Jim DiEugenio Wrote:I see what you mean about the difference between the two articles by Starnes and Krock.

Krock was essentially repeating what Starnes said about the Seven Day in May scenario and commenting on it in a negative light.

Got it.
"There are three sorts of conspiracy: by the people who complain, by the people who write, by the people who take action. There is nothing to fear from the first group, the two others are more dangerous; but the police have to be part of all three,"

Joseph Fouche

Do you still have those links to Halberstam and his writings about JFK's Congo policy?

I would like to see them again in looking at the Burns/Novick pastiche.

BTW, was Sheehan there also? He is a talking head on this one.
Jim DiEugenio Wrote:Paul:

Do you still have those links to Halberstam and his writings about JFK's Congo policy?

I would like to see them again in looking at the Burns/Novick pastiche.

BTW, was Sheehan there also? He is a talking head on this one.

Yes & yes. At work, will post when I get home.
"There are three sorts of conspiracy: by the people who complain, by the people who write, by the people who take action. There is nothing to fear from the first group, the two others are more dangerous; but the police have to be part of all three,"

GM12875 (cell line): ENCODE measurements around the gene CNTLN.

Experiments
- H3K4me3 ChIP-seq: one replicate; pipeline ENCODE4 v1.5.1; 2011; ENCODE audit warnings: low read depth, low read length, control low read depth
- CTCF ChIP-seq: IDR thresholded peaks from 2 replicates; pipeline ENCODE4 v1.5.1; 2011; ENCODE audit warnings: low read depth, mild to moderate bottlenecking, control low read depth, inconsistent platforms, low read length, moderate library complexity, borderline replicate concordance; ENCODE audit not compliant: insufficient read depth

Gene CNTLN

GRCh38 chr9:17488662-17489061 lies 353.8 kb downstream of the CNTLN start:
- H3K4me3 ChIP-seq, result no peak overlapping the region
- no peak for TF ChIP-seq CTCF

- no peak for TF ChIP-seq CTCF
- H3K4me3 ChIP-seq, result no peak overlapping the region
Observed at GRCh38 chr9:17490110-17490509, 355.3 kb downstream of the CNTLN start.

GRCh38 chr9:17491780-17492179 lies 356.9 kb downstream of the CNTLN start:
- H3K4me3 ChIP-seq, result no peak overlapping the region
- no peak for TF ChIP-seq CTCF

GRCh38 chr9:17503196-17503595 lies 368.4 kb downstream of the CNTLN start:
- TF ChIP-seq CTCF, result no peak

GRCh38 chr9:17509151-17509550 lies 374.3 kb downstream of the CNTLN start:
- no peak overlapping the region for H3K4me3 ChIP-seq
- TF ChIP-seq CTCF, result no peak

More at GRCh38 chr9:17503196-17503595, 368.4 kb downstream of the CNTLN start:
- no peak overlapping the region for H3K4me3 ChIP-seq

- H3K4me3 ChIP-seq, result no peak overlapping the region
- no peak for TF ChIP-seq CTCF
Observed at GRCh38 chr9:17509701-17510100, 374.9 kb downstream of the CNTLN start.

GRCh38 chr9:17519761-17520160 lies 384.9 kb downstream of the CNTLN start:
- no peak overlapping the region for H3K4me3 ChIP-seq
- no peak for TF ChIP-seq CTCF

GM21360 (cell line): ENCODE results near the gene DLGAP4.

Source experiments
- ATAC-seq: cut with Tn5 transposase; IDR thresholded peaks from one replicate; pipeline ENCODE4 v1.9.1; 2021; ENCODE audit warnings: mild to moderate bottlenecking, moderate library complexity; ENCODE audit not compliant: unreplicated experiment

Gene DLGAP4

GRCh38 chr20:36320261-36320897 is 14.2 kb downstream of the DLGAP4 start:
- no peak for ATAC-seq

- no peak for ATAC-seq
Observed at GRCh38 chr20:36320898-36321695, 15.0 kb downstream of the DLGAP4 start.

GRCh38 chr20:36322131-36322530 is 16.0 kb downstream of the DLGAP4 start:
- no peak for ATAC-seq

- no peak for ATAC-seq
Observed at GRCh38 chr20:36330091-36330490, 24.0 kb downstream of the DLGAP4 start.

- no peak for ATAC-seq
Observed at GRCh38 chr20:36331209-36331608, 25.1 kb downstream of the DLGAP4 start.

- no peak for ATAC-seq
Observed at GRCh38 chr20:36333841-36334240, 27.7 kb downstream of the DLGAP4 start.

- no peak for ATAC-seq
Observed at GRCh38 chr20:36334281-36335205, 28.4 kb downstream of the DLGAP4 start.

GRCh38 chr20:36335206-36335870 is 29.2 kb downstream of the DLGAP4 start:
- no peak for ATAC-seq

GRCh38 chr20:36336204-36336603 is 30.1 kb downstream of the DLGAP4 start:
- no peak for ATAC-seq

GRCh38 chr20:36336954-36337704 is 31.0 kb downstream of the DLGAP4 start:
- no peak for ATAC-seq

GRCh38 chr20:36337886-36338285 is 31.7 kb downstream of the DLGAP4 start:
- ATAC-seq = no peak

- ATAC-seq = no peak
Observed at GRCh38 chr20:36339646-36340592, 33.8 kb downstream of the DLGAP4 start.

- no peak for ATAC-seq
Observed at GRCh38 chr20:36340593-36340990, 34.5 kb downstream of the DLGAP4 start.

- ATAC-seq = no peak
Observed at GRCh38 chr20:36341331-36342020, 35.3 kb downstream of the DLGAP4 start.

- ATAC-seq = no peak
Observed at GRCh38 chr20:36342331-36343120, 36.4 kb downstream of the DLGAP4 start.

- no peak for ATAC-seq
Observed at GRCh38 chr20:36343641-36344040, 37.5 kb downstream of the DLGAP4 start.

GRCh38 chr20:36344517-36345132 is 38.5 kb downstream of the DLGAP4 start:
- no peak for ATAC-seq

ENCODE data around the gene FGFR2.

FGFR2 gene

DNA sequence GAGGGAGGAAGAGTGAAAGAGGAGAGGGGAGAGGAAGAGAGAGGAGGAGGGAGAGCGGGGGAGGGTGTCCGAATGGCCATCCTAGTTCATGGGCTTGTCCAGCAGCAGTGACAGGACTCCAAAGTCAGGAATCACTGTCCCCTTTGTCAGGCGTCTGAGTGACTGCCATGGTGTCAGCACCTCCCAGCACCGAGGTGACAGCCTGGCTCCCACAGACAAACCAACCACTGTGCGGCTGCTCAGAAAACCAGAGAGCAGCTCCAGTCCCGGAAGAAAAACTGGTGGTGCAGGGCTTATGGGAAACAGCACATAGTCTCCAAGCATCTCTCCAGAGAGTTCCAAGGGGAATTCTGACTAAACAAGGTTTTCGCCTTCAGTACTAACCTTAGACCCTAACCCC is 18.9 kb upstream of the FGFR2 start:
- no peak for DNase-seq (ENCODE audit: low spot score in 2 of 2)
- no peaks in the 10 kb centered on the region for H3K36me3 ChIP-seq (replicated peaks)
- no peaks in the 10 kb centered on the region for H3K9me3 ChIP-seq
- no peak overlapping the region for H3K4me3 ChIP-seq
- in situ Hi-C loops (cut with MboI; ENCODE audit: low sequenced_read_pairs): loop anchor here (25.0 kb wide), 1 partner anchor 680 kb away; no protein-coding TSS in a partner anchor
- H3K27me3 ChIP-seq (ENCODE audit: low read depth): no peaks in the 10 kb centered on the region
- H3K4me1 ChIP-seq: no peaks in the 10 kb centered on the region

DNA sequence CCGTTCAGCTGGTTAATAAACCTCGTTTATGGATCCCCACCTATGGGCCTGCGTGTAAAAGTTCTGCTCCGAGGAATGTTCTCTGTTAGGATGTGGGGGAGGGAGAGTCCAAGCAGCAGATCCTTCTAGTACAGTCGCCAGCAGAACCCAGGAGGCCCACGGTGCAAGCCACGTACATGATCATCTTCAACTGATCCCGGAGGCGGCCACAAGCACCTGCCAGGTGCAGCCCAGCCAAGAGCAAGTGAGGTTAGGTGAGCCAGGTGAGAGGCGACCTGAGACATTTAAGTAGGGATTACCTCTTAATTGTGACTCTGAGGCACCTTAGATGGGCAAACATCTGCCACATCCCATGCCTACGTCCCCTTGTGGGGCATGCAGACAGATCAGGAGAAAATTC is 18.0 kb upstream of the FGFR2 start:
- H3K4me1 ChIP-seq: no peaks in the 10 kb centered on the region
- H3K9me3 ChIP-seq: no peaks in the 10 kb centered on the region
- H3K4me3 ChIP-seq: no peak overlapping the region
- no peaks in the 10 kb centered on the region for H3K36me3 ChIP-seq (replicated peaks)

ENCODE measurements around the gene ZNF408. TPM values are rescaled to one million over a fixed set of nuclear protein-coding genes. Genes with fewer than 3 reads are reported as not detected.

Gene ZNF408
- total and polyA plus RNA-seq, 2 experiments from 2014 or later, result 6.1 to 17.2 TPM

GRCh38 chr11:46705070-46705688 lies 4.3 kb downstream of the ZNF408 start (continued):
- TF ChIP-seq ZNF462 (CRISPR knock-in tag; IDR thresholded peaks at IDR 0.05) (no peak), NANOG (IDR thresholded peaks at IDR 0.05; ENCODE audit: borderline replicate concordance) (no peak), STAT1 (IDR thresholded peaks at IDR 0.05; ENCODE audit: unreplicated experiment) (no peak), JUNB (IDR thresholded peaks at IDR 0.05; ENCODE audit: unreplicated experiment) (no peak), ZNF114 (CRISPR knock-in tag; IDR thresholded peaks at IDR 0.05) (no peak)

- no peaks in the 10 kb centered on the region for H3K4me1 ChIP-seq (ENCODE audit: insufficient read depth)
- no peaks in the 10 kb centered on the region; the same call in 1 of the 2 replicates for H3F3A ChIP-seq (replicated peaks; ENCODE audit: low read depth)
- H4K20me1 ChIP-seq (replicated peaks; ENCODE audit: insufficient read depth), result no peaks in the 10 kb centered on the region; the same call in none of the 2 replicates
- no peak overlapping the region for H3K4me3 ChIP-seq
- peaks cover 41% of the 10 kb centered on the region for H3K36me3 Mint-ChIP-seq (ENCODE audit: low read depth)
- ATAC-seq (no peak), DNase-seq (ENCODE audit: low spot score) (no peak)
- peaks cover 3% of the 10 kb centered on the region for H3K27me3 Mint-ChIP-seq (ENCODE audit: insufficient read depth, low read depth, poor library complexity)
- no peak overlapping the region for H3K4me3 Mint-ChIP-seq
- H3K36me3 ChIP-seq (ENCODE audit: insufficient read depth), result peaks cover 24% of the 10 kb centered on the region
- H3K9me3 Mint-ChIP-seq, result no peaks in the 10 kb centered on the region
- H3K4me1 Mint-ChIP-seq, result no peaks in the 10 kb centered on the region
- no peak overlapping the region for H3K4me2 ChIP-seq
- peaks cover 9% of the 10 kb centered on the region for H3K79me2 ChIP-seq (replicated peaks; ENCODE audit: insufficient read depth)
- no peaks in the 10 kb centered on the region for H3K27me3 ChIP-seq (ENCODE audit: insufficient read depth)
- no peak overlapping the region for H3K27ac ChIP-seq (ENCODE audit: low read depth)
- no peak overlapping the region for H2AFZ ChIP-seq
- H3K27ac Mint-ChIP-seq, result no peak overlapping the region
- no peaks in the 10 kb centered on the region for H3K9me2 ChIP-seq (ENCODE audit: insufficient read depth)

Joseph Fouche
Good, thanks so much.

Cannot believe they made Sheehan the main talking head in the Kennedy segment.
Henry Cabot Lodge had first cabled Washington demanding the removal of the John H. Richardson, the CIA's Saigon station chief, on 13 September 1963. In a UPI despatch published the following day by, among many others, the Washington Post, Saigon bureau chief Neil Sheehan had sought to portray the unnamed CIA station chief in Saigon as "the only civilian official still strongly in favor of going along with the Ngo family" and who was "opposed by most of the working level and staff of the CIA members here." This was devious - if Kennedy sacked Richardson, as Lodge demanded, the President could thus be portrayed as removing a major impediment to Diem's overthrow: Should he fail to, he could then be castigated as a President who betrayed his Ambassador but hardly sustainable or, in the event, sustained, despite the heroic endeavours of David Halberstam in his 1965 The Making of a Quagmire, where all the old CIA alibis for Richardson were trotted out by rote. The reality was, of course, the reverse, even by Richardson's own unreliable account of his relationship with Nhu, as reported by Malcolm Brown in the NYT on 8 October 1963. Here, Richardson was quoted as blaming Nhu for the August 23 move against the Buddhist temple armouries, with the unmistakable inference that the CIA station chief disapproved, and broke with Nhu as a consequence.